Could sanctions on Russia really bring down the Space Station?



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Could sanctions on Russia really bring down the Space Station?

Dmitry Rogozin, the director general of the Russian Space Agency said sanctions on Russia for the war in Ukraine could lead to the downfall of the International Space Station ISS. Rogozin said the soyuz shuttles that supply the orbiting laboratory will no longer be able to be dispatched.

Russia manages the module dedicated to propulsion, the lack of supplies could lead to the ditching or landing of the space station. Rogozin said that the ISS does not fly over Russian territory, so a possible fall would have been a problem for others.

NASA replied that collaboration with Russia would continue normally in the management of the ISS. The International Space Station is an intergovernmental project managed by the space agencies of several countries, Europe, Canada and Japan.

NASA and Roscomos are the two main partners, dealing with the most important modules. Without supplies, the consequences can be catastrophic.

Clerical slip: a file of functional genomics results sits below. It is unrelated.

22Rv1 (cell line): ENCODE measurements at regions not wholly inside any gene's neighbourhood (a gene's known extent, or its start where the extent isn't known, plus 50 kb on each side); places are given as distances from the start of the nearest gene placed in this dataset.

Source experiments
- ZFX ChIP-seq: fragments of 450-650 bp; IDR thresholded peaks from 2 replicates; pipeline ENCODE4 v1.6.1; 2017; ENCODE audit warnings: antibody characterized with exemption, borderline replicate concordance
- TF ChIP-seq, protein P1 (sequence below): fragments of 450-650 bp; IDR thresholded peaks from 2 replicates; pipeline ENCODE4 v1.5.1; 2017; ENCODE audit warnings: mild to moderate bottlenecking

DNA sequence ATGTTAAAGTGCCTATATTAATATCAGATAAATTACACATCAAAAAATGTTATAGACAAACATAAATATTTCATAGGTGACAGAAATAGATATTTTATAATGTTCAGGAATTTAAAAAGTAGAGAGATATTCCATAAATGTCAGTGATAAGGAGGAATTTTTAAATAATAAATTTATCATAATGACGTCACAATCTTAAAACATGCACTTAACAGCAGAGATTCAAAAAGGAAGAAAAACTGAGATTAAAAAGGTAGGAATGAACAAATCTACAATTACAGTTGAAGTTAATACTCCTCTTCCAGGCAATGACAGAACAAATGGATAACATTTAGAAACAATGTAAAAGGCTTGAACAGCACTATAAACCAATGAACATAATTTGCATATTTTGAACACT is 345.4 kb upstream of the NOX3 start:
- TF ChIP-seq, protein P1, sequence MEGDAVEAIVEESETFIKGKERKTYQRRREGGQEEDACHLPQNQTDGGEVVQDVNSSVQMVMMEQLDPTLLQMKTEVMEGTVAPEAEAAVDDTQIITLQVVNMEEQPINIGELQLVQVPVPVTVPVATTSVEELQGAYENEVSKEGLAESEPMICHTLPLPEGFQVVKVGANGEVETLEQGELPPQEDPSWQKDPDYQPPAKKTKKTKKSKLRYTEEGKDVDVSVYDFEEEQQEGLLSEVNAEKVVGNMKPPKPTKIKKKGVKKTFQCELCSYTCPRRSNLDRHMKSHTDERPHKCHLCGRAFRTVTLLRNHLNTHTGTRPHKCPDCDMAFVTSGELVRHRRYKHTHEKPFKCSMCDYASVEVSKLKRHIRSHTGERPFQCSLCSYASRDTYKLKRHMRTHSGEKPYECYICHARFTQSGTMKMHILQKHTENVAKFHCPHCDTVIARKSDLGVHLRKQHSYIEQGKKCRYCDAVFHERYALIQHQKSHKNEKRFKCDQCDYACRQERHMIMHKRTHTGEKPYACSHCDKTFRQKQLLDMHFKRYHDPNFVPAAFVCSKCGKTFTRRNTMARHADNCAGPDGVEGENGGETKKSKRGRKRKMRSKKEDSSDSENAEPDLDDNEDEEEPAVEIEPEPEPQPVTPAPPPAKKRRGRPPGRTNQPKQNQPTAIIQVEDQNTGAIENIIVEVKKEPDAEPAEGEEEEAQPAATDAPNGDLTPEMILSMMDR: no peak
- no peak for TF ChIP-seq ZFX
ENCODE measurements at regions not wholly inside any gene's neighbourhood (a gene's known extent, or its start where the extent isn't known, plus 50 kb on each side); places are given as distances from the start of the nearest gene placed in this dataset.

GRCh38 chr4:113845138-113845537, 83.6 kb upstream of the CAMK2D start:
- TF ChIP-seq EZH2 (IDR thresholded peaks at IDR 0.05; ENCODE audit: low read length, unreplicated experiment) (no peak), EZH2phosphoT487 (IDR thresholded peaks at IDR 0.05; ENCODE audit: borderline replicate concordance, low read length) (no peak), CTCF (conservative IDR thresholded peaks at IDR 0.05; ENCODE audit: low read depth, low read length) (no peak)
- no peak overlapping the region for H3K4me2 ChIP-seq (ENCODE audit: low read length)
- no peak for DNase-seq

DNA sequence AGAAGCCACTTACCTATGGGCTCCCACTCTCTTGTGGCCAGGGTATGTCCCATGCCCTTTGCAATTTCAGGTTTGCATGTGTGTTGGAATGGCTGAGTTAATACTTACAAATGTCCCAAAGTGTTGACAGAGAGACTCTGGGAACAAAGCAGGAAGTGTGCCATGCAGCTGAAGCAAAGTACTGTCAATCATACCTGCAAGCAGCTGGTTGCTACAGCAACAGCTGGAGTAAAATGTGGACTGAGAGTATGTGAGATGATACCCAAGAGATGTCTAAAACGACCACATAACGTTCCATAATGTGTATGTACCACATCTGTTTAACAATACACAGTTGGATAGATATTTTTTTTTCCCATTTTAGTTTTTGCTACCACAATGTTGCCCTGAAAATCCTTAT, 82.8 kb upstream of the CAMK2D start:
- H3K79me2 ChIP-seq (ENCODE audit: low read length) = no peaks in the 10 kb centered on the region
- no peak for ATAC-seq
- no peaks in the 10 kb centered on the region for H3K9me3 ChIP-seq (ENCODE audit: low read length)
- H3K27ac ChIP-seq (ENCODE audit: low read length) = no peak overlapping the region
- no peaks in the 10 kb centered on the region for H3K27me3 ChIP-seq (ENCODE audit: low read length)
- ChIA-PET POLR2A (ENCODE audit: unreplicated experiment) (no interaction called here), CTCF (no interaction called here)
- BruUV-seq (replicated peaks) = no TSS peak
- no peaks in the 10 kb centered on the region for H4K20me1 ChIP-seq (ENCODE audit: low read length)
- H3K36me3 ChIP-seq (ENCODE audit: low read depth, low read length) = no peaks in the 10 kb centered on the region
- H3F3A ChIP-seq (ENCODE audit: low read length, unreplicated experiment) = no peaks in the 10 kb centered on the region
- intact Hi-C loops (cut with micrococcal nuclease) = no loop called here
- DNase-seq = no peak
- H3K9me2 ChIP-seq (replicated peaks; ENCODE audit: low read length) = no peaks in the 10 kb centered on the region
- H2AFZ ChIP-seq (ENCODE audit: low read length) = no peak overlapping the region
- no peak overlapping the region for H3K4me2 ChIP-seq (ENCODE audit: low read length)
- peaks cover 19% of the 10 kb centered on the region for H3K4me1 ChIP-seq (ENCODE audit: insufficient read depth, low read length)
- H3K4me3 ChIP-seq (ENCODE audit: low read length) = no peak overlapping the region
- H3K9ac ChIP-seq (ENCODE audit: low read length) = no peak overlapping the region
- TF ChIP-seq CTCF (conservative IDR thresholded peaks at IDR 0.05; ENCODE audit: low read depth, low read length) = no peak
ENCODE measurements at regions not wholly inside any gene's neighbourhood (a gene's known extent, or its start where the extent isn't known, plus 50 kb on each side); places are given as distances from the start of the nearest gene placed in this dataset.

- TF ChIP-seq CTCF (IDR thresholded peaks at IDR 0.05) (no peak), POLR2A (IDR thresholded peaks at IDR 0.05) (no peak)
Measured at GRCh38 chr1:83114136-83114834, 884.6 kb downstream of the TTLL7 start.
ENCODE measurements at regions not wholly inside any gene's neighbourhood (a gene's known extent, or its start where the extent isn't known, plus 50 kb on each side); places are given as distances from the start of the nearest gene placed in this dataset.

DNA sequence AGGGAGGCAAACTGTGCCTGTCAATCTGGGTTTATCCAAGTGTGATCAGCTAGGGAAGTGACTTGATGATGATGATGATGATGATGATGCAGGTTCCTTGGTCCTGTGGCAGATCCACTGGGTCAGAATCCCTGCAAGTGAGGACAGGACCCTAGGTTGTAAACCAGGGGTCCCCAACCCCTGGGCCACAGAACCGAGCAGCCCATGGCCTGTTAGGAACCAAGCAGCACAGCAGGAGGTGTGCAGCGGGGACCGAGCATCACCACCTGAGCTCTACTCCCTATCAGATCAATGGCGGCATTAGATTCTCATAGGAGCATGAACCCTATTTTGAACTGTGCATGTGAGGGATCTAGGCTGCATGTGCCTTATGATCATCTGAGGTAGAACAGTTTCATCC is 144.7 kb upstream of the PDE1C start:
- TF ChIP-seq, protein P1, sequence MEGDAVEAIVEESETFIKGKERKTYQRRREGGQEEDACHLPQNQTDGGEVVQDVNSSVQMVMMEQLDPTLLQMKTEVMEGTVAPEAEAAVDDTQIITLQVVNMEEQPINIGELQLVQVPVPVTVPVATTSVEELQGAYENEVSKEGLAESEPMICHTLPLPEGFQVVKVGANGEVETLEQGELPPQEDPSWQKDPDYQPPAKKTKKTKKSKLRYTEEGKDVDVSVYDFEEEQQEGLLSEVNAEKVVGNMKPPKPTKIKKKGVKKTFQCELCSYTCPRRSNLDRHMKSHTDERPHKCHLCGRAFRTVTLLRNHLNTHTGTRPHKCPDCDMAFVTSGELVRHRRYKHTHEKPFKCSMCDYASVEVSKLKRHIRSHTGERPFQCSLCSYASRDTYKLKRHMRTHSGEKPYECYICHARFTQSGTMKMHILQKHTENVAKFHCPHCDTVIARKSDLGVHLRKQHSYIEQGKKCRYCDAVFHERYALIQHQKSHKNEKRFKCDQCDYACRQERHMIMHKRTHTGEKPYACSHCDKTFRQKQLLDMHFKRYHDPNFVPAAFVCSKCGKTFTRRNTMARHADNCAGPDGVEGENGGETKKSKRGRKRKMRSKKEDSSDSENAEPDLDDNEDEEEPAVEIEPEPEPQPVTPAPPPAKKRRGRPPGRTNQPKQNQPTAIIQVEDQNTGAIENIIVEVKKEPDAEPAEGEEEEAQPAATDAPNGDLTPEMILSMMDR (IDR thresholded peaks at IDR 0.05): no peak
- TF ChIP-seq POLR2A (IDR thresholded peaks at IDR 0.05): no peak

The Americans, on the other hand, run the module that powers the entire orbiting laboratory, and the two sections are completely interconnected.

The structure of the station, with its more than one hundred meters of frame, covers an area greater than any other previous space station, so as to make it visible from the Earth to the naked eye. The sections of which it is composed are managed by ground mission control centers, made operational by the space agencies participating in the project.

It travels at an average speed of 27,600 km / h, completing 15.5 orbits per day and is held in orbit at an altitude of between 330 and 410 km. Since 2 November 2000 it has been continuously inhabited by a crew of between 2 and 7 astronauts.

Over time the crew has been replaced several times and some astronauts have returned several times to the ISS. Construction of the ISS began in 1998 and was to be completed by 2017; it should remain in operation until 2024, the date scheduled for the achievement of the scientific objectives, and then be dismantled, destroyed or partially reused by 2028.

However, NASA has started a privatization process that will allow the ISS to survive for other years. On November 2, 2020, humanity celebrated 20 years aboard the Space Station: the first crew took office on November 2, 2000.

The total cost has been estimated by ESA at € 100 billion over 30 years. Its goal, as defined by NASA, is to develop and test technologies for space exploration, develop technologies capable of keeping a crew alive on missions beyond Earth's orbit, and gain operational experience for long-term space flights.

duration, as well as serving as a research laboratory in a microgravity environment, where crews conduct experiments in biology, chemistry, medicine, physiology and physics and make astronomical and meteorological observations